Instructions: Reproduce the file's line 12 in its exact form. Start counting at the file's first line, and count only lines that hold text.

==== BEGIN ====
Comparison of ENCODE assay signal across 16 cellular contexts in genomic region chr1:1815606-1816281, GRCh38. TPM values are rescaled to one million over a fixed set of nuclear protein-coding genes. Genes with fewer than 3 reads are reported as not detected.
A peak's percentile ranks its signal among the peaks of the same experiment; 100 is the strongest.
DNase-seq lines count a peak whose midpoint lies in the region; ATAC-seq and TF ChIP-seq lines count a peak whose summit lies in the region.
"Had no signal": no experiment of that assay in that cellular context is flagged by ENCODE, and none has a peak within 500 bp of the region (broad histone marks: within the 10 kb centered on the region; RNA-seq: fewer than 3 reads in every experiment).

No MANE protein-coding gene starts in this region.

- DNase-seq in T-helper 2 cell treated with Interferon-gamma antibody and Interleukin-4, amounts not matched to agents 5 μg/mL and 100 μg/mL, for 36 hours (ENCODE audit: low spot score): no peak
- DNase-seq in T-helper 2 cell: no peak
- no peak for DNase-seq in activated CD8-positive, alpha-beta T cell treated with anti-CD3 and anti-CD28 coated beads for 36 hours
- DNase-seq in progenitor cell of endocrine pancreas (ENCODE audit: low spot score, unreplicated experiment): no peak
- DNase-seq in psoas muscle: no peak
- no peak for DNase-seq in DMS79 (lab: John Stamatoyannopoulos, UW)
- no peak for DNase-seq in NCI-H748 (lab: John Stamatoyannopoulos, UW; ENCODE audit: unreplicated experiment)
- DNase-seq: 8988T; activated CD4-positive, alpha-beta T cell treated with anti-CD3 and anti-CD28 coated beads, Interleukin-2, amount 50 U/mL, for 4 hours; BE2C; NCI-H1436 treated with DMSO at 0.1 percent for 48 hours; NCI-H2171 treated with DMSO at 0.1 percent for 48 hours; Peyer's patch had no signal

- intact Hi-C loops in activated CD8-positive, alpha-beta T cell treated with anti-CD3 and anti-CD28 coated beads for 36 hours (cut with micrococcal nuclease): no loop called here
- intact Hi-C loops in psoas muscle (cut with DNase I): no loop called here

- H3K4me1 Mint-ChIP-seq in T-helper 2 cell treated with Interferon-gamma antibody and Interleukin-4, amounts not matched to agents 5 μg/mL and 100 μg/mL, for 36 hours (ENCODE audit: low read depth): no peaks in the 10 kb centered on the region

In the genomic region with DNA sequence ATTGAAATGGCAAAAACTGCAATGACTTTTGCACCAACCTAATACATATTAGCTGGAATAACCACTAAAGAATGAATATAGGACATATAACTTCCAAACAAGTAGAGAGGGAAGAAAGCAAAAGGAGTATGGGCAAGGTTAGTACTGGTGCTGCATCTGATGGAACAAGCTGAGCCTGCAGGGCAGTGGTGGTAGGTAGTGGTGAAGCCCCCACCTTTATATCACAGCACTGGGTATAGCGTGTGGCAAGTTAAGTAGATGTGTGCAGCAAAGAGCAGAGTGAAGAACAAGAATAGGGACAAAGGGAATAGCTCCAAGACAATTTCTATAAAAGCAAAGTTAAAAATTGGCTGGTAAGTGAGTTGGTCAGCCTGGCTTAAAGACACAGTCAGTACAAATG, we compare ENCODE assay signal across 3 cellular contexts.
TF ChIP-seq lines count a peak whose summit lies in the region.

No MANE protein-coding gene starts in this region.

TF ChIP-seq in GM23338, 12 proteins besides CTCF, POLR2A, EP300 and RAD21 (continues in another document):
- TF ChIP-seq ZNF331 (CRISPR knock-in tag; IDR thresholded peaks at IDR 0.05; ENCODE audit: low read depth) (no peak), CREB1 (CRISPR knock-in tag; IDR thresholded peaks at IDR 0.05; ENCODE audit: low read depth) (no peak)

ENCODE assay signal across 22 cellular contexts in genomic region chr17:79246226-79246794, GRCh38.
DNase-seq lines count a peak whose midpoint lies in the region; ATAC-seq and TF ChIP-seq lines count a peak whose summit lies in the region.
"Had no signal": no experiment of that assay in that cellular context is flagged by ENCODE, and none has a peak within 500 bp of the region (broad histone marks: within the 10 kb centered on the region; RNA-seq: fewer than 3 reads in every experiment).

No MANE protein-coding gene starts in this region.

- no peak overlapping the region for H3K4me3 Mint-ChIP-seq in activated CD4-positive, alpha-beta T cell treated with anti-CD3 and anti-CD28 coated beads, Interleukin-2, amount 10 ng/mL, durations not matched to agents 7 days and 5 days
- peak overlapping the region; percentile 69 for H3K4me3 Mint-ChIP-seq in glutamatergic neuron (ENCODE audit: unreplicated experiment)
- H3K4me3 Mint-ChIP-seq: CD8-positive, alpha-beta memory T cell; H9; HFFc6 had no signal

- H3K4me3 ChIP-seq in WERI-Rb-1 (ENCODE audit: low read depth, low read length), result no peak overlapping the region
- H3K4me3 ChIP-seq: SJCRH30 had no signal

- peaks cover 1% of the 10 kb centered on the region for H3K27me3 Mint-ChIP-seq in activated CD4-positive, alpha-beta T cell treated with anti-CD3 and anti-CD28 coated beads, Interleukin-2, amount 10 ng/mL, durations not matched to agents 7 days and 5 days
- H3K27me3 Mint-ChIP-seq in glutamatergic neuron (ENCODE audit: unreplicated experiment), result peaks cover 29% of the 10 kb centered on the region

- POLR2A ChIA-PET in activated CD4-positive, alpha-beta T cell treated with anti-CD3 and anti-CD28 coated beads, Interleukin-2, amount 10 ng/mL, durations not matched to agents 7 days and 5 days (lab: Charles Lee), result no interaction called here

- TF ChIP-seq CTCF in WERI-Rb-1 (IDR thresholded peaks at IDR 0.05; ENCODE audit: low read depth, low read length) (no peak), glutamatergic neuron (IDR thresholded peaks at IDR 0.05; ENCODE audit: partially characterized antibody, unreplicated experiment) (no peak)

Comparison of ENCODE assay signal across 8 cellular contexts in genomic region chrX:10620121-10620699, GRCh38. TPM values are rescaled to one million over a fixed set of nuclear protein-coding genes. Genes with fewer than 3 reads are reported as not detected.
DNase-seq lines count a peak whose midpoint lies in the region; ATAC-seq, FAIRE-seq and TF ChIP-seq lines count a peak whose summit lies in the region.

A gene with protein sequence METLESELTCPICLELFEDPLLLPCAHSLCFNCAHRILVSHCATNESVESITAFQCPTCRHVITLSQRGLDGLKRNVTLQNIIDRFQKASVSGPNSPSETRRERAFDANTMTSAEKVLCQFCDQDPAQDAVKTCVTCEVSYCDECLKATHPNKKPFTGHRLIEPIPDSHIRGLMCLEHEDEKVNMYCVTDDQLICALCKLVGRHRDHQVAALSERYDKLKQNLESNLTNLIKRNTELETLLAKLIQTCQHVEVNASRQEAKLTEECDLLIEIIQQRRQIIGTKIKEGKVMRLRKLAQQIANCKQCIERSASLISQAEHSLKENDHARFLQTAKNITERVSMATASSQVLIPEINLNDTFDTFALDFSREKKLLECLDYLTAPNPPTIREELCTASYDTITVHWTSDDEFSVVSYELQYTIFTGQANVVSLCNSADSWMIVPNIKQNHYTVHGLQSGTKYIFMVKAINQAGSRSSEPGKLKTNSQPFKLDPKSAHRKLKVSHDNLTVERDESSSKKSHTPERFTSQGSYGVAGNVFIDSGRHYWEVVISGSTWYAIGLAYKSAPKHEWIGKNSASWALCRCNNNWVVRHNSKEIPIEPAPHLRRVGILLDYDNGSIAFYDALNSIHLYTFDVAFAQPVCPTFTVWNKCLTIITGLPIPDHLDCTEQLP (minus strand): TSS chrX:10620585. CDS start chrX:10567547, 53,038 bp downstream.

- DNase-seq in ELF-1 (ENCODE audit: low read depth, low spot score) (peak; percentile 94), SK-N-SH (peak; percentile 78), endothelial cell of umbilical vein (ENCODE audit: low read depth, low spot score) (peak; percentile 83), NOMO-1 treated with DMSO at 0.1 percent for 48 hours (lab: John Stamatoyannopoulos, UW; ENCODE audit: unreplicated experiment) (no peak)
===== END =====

- no peak for DNase-seq in NCI-H748 (lab: John Stamatoyannopoulos, UW; ENCODE audit: unreplicated experiment)